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Housing Market Indicator And The Health of Economy

Daniel Plainview

Updated: January 1, 2023

House Economy
Editor’s Note:

EDITOR'S NOTE: We’ve been covering plenty of housing data lately, not only because it was the first sector to enter a recession but also because it’s a strong harbinger of economic growth. Still, we realize that not every reader will make the connection as to how home sales, starts and permits, and home prices serve as leading indicators for the economy as a whole. This Britannica article explains the connection in plain language. Read it, and remember it. Analysts will be weighing plenty of economic reports as the question of higher inflation or a deeper recession hangs in the balance, housing data will undoubtedly play a big role in the seemingly darkening economic outlook.

Key Points

  • Housing data can offer leading indicators for the broader economy.
  • Housing starts, building permits, new and existing home sales, and other reports offer insights into larger economic trends.
  • Mortgage and other lending rates tend to presage changes in the housing market—for better or worse.

About 65% of Americans own their homes, spending massive amounts to buy, furnish, and maintain their humble (and not-so-humble) abodes. That’s why many investors view housing data as a bellwether of the U.S. economy, and, to a certain extent, the stock market

Making a down payment is only your first expense as a homeowner. Additional spending can include big-ticket items like appliances and furniture, as well as smaller purchases for home comfort, upkeep, and improvement. Don’t forget the chunks of change you’ll shell out regularly at local businesses for basic goods and services, along with those monthly utility bills and taxes.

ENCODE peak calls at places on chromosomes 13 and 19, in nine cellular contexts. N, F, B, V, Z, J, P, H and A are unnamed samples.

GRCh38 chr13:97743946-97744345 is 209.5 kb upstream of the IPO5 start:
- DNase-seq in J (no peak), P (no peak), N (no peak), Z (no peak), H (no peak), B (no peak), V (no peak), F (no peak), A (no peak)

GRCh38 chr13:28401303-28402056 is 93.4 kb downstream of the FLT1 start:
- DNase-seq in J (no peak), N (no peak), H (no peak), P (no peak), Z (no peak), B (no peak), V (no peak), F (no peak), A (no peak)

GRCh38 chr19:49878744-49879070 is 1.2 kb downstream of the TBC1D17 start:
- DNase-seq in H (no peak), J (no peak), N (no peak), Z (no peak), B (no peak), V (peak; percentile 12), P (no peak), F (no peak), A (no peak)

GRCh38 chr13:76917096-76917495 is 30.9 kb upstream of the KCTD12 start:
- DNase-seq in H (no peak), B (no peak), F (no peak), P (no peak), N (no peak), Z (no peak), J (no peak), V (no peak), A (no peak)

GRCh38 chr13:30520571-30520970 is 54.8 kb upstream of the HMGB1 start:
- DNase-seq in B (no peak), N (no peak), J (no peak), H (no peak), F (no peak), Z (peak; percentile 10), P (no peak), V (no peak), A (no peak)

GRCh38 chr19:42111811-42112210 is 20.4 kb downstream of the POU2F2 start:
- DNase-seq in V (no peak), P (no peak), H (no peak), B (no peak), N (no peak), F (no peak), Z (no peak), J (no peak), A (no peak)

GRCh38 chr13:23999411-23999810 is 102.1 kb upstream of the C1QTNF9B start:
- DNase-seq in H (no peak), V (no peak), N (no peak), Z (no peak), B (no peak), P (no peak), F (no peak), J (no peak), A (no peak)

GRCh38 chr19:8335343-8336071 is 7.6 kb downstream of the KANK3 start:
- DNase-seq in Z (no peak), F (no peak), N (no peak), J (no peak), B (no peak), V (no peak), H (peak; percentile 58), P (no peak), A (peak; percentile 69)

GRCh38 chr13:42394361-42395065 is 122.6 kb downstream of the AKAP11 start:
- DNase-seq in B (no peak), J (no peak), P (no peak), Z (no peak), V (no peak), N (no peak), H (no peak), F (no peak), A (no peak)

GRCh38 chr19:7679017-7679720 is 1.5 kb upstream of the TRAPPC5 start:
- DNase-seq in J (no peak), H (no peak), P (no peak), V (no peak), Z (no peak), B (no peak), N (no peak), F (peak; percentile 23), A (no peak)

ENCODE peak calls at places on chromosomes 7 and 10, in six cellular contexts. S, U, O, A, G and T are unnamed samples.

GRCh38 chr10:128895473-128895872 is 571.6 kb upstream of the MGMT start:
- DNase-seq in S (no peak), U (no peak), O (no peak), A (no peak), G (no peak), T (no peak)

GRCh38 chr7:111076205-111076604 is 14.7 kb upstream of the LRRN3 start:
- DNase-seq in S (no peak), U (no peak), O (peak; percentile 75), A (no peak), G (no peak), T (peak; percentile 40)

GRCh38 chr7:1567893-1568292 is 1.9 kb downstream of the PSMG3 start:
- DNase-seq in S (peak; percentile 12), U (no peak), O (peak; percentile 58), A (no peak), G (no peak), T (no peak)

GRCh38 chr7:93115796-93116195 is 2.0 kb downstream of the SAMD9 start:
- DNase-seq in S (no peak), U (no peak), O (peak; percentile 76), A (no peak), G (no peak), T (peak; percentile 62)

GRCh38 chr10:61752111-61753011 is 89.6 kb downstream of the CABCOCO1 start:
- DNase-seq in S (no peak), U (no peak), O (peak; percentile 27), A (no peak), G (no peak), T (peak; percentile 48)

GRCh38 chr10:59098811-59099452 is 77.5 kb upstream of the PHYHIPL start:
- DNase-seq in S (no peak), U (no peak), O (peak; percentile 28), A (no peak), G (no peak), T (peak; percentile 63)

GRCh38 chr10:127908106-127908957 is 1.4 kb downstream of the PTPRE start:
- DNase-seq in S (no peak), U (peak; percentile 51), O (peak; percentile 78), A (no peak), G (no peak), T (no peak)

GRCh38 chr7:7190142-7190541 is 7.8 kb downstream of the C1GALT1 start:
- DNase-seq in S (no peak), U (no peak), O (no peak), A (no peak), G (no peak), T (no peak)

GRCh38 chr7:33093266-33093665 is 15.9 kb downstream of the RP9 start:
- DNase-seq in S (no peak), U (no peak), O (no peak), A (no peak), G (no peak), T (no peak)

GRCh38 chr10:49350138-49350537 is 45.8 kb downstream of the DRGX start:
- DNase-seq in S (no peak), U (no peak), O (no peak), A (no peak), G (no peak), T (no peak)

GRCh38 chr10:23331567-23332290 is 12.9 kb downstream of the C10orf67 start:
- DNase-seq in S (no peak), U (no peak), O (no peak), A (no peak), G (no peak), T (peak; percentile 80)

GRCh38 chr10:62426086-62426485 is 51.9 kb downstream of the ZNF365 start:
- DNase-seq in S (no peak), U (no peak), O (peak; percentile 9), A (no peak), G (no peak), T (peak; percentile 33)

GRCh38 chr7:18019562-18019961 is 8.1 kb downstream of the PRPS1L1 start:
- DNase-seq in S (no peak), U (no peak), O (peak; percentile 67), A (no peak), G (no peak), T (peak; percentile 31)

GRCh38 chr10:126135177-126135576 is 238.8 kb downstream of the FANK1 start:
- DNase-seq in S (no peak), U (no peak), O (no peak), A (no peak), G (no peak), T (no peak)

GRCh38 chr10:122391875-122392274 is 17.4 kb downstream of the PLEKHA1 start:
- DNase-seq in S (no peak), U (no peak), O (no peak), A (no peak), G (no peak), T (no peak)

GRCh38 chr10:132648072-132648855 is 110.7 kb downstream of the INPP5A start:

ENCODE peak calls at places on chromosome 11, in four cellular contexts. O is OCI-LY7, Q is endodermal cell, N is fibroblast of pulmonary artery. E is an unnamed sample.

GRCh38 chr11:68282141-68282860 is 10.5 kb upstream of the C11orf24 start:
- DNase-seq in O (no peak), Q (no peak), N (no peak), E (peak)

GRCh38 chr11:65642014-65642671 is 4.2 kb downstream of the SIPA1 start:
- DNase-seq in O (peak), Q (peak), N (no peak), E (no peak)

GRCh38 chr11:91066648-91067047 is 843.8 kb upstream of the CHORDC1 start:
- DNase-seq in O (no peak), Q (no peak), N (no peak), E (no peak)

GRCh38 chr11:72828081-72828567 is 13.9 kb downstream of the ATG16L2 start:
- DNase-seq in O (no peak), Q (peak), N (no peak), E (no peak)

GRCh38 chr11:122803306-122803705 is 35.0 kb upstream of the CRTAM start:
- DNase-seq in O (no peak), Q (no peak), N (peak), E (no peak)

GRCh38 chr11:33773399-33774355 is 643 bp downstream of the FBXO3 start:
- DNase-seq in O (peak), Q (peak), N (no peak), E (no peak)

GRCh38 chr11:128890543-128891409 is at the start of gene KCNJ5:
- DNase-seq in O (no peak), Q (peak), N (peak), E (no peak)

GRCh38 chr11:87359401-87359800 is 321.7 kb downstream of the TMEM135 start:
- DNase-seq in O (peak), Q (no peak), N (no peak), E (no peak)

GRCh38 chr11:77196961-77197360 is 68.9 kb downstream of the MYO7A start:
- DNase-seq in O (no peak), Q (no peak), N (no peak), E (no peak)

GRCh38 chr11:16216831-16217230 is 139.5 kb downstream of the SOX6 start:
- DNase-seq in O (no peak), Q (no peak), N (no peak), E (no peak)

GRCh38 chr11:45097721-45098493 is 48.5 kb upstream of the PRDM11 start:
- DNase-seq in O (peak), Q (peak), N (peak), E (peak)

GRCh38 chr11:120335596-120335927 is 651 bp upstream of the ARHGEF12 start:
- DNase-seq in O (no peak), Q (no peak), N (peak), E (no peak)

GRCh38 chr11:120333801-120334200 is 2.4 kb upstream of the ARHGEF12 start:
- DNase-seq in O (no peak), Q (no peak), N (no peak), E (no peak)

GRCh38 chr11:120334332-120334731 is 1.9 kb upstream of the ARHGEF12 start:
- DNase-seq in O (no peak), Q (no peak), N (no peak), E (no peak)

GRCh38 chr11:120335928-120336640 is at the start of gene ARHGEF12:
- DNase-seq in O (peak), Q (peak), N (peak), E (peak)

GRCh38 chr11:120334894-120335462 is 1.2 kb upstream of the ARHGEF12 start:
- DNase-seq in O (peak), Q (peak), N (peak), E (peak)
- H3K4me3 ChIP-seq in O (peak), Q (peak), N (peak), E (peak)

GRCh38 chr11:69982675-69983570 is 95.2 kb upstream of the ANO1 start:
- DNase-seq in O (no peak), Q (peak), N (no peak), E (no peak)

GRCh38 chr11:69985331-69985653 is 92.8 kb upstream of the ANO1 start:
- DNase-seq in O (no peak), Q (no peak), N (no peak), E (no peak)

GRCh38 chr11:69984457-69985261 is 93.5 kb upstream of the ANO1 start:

And who knows, after you’ve owned a home long enough, you might decide to build an addition or remodel the kitchen. The list of housing expenses is endless, and each payment ricochets around the economy.

Housing is known as a leading indicator that’s among the first areas to show pain when the economic cycle rotates toward recession and to recover when the cycle improves. A healthy housing market can provide a nice tailwind for the stock market, while a slump in housing can bring out the market bears. Housing trends can also provide insight into the impacts of Federal Reserve monetary policy as the central bank adjusts interest rates

It’s a lot to take in, but investors can take a first step toward understanding housing market conditions by following the data.

Five Major Housing Indicators to Watch

If you want a broad view of housing market trends, keep an eye on the following reports:

  1. New residential construction, which includes housing starts, building permits, and home completions
  2. New home sales
  3. Existing home sales
  4. S&P CoreLogic Case-Shiller Home Price Index
  5. Mortgage rates 

They all get coverage from the financial media, and you can easily find release schedules online.

New Residential Construction

Each month, the Census Bureau and the Department of Housing and Urban Development jointly issue the residential construction report, which includes three basic components:

  • Housing starts
  • Building permits
  • Housing completions

Of all the housing indicators, housing starts and building permits are most likely to move the market’s volatility needle. A commitment to break ground indicates builders’ confidence in housing demand—that “if we build it, someone will buy.” The issuing of a permit also triggers a domino effect in spending, from hiring construction workers to all the purchases that take place during and after the final sale.